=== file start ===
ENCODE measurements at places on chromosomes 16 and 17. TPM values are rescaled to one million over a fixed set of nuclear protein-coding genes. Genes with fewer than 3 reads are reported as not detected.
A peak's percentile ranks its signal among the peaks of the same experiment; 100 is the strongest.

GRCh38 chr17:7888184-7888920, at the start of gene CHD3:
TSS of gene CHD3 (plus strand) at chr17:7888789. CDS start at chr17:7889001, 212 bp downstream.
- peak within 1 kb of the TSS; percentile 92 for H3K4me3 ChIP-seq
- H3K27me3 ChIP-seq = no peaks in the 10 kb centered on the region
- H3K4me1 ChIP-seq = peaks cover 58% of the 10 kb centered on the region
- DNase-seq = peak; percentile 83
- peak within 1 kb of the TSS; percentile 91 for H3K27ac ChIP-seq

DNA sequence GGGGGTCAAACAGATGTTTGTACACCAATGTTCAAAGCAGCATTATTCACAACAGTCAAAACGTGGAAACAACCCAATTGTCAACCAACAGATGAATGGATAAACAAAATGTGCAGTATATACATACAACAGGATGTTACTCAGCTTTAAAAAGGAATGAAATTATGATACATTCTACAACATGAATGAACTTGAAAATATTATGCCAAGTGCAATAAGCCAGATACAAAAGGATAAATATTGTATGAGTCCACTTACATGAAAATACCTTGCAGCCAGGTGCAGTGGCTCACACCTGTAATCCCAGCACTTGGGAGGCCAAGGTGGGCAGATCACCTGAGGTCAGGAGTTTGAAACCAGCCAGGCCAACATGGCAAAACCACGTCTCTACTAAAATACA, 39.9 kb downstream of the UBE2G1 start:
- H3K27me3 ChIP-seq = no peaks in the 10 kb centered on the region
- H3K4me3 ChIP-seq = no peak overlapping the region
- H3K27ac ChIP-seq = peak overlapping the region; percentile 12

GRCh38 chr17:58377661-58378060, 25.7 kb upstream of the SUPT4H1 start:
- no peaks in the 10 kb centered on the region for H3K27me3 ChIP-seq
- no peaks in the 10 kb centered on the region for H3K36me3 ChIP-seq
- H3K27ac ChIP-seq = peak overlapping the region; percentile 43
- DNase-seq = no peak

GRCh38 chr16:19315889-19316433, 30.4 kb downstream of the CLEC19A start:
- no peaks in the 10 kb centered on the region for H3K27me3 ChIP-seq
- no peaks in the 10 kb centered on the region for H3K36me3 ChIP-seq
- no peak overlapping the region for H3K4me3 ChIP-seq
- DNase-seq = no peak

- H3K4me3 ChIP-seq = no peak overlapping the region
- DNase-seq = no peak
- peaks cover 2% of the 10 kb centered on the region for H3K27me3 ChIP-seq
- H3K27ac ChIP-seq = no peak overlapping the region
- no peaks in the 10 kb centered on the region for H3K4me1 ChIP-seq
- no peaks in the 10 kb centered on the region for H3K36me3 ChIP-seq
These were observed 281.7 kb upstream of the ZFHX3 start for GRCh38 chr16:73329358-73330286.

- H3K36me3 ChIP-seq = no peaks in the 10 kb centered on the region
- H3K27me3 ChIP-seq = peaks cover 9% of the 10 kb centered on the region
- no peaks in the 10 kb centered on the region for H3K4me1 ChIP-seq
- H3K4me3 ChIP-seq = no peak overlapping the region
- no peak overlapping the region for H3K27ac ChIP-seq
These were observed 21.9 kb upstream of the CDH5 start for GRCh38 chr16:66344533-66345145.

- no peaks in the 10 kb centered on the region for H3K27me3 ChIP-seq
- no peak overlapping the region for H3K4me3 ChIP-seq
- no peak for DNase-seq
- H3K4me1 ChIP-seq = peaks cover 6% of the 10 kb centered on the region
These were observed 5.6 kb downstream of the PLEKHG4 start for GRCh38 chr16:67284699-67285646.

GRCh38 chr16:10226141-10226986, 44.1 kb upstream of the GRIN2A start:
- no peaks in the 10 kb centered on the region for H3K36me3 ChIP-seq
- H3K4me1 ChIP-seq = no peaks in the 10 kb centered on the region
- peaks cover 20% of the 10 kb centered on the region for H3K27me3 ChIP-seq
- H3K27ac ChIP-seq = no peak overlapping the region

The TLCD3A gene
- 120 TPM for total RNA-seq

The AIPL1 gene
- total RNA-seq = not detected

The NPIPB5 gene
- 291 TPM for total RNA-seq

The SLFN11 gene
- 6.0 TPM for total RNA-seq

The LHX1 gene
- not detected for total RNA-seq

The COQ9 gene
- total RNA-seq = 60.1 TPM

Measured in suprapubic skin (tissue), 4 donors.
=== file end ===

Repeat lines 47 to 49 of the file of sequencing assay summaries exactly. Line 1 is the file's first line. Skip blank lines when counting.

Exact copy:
The TLCD3A gene
- 120 TPM for total RNA-seq

The AIPL1 gene